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History of Home Heating

campfire inside for heating

While enjoying a brisk New Jersey evening around a campfire with friends, some of us may have had the thought, “What would life be like if this was our only form of heat?” A few days later, while cozy in our beds, it probably doesn’t occur to us how far our species has come with home heating, as we snuggle into soft, warm covers under a roof with central heating. 

As November is the month of gratitude and thankfulness, perhaps we should take a moment to be thankful for forgotten daily conveniences like central heating, the evolution of which took a lot of work and ingenuity of past generations.

Evolution of Central Heating

The earliest form of central heating was the simple campfire. People would gather not only for heat but also for safety from predators. Moving the campfire indoors and opening a hole in the roof for ventilation brought with it the welcome relief of increased security. The hearth remained a place of gathering with family, storytelling, cooking, and safety for millennia.  

As early as 1300 B.C., King Arawa of Turkey installed an underfloor heating system using fire as heat and wood for fuel. Following closely behind were the Romans, who used a similar invention called a hypocaust to heat not only their homes but also their public bathhouses. Hot tubs in ancient times? They had the right idea!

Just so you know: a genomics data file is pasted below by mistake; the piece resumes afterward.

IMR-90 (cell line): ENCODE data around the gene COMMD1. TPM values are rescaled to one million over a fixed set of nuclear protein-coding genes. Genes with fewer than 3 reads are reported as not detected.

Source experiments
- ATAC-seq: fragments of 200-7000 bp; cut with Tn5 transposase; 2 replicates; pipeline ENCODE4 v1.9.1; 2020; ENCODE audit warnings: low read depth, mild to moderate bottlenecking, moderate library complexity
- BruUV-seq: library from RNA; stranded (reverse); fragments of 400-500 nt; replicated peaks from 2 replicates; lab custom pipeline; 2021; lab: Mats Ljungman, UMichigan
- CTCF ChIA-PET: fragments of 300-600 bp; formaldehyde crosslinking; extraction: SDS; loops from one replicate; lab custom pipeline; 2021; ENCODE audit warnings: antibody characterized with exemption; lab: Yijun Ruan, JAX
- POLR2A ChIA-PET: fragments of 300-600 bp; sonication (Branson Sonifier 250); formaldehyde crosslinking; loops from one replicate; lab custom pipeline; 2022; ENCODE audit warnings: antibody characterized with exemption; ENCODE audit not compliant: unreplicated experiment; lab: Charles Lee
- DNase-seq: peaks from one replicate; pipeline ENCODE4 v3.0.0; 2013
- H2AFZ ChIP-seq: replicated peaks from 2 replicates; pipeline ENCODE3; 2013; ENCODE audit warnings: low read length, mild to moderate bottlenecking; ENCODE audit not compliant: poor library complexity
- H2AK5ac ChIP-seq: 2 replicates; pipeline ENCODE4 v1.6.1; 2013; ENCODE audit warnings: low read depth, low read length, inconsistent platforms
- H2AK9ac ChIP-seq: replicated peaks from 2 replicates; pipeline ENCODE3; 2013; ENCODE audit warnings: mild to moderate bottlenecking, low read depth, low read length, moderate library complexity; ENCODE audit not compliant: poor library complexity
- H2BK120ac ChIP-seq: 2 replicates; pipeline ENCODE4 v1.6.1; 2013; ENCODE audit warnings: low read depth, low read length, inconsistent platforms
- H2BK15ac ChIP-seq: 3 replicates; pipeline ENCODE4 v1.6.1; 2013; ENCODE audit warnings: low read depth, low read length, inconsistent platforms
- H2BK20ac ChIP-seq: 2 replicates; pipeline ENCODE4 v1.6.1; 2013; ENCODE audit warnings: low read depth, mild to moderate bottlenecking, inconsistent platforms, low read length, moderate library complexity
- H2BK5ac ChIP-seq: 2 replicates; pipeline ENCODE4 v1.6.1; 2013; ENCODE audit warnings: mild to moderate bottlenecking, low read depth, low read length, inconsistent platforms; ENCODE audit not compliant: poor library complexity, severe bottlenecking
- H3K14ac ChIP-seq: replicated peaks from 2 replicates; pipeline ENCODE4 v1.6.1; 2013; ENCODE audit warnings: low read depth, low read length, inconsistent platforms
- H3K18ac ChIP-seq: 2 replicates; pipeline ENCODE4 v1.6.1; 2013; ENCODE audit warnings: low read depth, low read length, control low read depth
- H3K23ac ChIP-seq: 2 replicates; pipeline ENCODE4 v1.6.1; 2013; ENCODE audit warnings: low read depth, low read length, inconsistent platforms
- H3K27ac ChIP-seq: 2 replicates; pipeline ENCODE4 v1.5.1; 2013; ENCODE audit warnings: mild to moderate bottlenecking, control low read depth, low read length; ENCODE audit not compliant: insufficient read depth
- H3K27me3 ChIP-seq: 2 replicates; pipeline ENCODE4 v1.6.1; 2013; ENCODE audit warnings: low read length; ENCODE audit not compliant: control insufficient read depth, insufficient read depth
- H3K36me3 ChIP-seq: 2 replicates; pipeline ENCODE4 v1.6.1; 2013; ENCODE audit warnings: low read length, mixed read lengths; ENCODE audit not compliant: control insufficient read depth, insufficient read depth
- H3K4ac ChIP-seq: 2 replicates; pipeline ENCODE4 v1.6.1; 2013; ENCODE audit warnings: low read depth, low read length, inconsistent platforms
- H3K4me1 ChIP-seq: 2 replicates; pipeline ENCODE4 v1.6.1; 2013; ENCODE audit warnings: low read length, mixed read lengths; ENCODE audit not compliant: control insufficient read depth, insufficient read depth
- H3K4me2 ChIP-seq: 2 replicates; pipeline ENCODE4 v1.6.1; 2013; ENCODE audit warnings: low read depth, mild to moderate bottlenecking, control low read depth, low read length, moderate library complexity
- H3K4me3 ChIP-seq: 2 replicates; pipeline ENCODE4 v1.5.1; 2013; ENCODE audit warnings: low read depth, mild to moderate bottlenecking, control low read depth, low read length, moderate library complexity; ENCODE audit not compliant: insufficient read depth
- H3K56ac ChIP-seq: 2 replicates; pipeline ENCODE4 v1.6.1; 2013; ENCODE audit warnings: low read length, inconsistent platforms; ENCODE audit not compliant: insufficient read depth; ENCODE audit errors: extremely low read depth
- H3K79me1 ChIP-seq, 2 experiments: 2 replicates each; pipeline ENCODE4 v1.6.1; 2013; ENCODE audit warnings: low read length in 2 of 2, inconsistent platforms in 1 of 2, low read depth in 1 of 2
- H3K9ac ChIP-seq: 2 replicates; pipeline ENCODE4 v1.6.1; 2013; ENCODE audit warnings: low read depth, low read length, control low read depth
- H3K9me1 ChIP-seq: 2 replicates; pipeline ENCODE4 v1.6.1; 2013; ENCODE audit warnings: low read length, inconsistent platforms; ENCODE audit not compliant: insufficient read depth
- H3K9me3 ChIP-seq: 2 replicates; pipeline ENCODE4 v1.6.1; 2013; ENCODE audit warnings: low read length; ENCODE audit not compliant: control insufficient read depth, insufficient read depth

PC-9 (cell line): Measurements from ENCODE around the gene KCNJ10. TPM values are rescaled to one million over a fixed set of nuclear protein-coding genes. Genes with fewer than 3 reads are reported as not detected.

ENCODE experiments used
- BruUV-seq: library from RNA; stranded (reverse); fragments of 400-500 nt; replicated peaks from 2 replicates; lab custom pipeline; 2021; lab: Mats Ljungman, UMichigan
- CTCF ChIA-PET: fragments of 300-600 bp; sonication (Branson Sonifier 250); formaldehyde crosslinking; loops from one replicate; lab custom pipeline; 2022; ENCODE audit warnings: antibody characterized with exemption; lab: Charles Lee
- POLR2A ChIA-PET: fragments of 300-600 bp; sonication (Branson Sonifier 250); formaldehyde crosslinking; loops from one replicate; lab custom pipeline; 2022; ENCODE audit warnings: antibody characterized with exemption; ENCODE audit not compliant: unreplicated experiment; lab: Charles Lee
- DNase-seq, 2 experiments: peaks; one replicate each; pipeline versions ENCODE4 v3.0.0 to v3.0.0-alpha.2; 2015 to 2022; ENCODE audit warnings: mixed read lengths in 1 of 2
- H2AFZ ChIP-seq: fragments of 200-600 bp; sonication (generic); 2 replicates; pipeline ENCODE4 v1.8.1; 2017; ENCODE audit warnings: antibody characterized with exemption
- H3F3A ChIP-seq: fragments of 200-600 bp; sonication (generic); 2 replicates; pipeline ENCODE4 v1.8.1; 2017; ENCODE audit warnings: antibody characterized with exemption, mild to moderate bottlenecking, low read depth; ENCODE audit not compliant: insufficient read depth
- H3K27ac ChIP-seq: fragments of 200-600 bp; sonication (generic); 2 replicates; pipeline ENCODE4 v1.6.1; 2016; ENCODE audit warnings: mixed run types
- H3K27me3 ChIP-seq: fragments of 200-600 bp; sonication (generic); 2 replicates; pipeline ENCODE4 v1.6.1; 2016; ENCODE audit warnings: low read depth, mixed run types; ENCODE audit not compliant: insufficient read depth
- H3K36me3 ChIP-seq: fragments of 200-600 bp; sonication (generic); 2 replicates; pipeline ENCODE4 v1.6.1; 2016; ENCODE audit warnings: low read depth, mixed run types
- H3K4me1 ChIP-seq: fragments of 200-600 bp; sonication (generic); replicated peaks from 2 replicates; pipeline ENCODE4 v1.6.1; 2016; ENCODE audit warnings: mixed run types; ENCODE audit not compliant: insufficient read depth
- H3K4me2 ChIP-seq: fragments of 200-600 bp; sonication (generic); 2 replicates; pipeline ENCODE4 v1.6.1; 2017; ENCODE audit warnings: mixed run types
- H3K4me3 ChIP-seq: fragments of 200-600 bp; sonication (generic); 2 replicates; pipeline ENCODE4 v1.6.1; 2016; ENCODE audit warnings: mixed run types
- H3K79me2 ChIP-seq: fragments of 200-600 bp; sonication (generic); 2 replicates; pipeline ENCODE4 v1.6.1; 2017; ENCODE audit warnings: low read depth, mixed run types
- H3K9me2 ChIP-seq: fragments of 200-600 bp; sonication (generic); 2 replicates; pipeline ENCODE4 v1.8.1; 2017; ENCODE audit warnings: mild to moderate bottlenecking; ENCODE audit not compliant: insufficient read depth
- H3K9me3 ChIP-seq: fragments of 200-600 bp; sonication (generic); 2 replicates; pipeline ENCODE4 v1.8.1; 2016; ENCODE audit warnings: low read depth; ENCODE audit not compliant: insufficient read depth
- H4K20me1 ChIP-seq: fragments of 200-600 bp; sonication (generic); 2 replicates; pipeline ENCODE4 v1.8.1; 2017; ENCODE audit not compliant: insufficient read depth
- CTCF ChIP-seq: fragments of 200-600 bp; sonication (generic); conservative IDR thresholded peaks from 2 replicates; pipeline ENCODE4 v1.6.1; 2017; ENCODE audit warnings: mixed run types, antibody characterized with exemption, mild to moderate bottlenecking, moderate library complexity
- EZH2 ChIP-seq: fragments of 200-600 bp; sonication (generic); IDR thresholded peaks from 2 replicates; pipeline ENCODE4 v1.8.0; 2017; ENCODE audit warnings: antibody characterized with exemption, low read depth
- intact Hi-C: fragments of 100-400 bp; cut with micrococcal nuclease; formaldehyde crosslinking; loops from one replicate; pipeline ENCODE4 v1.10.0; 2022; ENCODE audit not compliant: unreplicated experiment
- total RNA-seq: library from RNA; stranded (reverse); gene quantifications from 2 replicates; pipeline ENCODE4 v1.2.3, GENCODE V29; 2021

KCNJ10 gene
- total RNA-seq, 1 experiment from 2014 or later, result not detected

These technologies may have been lost with their civilizations but were rediscovered when we needed a new form of central heating based on coal. The first commercial coal mining began in 1748, followed closely by the invention of the furnace by American inventor Daniel Pettibone. This new furnace was modeled after the hypocaust (thank you, Romans!). Shortly following this invention, in 1816, the Massachusetts Medical College became the first building to be centrally heated.

Welcoming Place to Gather

Heat has always played an important role in gathering, health, friendship, and community. In those cold and dark winter months, nothing beats the sensation of walking through the front door of your home to the welcoming heat from your HVAC unit. A.J. Perri wants to make sure that your home is a welcoming place to gather this November with family and friends. If you feel that you need some help with your HVAC, just give us a call at (732) 733-2548 .